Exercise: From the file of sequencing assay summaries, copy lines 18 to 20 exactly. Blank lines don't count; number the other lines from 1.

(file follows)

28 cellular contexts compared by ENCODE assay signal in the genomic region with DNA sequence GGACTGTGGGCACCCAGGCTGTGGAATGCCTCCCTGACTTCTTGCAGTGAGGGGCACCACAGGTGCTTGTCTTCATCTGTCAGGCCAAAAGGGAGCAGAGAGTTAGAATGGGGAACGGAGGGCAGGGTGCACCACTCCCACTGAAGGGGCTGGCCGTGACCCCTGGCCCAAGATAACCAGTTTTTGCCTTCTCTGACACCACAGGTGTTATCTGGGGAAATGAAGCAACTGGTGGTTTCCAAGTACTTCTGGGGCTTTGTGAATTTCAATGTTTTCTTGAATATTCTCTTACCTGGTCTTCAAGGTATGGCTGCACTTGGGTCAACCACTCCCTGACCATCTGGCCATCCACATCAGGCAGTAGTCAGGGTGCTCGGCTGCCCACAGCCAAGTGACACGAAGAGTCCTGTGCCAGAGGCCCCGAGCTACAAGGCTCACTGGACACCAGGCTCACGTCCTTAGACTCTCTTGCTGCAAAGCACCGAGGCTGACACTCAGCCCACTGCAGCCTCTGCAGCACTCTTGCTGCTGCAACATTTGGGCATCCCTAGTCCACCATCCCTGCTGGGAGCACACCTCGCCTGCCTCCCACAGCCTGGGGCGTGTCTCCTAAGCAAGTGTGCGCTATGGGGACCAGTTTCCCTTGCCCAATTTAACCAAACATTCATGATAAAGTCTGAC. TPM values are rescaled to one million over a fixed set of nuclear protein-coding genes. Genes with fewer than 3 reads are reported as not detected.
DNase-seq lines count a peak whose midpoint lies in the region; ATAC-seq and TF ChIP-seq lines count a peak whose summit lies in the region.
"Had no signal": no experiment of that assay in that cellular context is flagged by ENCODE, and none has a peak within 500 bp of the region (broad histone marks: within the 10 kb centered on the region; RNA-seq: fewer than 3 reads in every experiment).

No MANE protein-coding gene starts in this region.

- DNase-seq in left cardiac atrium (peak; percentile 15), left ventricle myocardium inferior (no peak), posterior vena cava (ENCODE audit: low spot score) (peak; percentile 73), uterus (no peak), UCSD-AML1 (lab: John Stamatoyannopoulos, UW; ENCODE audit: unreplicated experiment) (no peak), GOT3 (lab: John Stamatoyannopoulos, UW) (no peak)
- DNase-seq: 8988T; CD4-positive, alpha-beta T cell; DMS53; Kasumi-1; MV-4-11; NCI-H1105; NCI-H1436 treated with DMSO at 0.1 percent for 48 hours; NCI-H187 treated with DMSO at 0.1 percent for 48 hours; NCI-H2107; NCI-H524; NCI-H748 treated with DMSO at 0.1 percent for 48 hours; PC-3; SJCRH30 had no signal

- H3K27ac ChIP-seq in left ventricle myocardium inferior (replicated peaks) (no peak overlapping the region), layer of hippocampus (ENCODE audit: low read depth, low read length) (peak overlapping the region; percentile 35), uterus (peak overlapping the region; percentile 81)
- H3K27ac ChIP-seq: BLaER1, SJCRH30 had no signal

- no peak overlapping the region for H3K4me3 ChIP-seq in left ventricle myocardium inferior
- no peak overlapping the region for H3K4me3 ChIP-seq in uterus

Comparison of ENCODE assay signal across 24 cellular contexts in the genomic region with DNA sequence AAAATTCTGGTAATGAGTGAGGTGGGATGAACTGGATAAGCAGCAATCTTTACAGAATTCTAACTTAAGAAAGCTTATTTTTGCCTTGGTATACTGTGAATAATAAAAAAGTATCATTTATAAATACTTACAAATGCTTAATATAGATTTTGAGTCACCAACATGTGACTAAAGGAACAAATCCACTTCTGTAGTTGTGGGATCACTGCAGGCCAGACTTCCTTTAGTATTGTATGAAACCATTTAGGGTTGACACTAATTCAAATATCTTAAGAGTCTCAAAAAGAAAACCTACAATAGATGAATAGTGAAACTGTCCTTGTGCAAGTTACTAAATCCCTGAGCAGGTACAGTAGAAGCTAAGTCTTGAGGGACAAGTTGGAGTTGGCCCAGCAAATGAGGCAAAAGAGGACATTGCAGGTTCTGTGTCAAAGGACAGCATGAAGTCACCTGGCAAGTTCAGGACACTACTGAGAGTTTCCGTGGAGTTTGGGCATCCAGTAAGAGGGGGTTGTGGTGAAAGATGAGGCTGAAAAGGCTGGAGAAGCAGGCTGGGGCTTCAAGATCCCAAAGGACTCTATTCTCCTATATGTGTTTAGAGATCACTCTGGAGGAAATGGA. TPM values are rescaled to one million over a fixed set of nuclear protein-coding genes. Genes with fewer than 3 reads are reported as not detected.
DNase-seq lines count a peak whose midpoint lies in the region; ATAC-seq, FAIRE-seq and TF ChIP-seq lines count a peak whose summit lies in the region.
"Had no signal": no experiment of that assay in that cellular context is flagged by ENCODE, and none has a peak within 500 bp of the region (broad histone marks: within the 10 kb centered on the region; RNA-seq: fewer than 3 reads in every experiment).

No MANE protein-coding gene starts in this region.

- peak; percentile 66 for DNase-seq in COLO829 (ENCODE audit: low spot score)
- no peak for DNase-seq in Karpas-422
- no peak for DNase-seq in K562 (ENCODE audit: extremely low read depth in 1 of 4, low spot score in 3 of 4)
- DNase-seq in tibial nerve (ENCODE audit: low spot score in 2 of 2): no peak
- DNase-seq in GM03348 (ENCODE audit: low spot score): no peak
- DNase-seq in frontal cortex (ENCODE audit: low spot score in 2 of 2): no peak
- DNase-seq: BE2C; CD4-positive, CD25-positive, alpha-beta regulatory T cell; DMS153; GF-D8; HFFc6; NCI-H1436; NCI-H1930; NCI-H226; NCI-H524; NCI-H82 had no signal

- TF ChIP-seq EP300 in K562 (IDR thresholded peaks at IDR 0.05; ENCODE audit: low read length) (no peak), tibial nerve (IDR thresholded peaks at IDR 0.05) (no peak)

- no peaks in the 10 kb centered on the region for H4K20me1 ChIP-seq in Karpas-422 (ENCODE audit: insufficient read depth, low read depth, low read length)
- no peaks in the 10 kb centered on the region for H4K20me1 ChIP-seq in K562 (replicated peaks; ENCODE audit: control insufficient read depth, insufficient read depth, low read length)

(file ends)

- DNase-seq in tibial nerve (ENCODE audit: low spot score in 2 of 2): no peak
- DNase-seq in GM03348 (ENCODE audit: low spot score): no peak
- DNase-seq in frontal cortex (ENCODE audit: low spot score in 2 of 2): no peak